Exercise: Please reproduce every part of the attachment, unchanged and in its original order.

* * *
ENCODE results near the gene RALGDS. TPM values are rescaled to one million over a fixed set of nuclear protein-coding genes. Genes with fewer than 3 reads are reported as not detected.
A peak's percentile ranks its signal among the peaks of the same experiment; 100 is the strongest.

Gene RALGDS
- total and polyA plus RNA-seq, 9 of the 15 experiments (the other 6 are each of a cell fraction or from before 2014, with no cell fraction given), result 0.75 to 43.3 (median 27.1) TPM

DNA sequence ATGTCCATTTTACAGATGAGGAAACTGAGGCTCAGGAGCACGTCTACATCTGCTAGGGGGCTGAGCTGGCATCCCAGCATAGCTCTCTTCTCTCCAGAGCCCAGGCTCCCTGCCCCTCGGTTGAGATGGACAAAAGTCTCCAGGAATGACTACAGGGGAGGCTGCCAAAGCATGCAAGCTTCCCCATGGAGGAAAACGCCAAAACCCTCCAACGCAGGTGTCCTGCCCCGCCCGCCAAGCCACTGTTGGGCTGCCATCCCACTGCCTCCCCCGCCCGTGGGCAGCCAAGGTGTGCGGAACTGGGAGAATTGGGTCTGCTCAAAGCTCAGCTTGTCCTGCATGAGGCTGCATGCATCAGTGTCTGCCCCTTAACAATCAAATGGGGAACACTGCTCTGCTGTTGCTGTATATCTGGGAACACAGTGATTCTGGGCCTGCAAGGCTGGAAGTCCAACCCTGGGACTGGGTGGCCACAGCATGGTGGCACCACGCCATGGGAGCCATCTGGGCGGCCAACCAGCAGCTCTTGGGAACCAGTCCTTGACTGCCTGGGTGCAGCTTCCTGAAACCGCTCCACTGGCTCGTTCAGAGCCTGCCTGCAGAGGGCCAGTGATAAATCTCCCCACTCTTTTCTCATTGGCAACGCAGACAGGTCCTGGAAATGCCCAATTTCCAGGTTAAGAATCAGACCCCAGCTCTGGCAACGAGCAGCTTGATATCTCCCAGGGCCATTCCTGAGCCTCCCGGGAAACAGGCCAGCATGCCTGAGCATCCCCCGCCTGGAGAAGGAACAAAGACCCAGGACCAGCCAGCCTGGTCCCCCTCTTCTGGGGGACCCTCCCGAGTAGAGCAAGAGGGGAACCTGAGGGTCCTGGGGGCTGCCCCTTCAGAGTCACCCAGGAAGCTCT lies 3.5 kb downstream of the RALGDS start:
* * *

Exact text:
ENCODE results near the gene RALGDS. TPM values are rescaled to one million over a fixed set of nuclear protein-coding genes. Genes with fewer than 3 reads are reported as not detected.
A peak's percentile ranks its signal among the peaks of the same experiment; 100 is the strongest.

Gene RALGDS
- total and polyA plus RNA-seq, 9 of the 15 experiments (the other 6 are each of a cell fraction or from before 2014, with no cell fraction given), result 0.75 to 43.3 (median 27.1) TPM

DNA sequence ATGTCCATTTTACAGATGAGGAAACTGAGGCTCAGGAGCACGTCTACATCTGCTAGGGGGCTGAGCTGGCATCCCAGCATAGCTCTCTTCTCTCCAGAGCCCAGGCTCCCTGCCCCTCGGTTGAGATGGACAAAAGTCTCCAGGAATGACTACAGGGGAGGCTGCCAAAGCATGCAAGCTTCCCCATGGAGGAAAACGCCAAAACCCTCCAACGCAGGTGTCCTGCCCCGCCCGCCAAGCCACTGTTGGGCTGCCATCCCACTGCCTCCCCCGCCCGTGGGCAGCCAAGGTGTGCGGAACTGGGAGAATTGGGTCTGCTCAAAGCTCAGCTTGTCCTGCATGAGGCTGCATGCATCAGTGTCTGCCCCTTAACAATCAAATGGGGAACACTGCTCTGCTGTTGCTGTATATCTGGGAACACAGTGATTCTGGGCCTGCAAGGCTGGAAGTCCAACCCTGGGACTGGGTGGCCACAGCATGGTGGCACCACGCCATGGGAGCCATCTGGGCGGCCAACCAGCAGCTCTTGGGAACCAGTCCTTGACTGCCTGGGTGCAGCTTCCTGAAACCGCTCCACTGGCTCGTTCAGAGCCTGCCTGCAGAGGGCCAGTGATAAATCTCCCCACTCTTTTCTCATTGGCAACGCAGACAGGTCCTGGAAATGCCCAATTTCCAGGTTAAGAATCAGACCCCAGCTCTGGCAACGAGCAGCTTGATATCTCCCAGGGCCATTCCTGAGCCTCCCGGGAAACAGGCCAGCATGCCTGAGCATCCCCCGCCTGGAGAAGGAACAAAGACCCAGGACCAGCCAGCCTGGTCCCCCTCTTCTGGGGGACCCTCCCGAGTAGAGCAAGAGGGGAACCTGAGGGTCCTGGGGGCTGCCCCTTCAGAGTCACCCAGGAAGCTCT lies 3.5 kb downstream of the RALGDS start: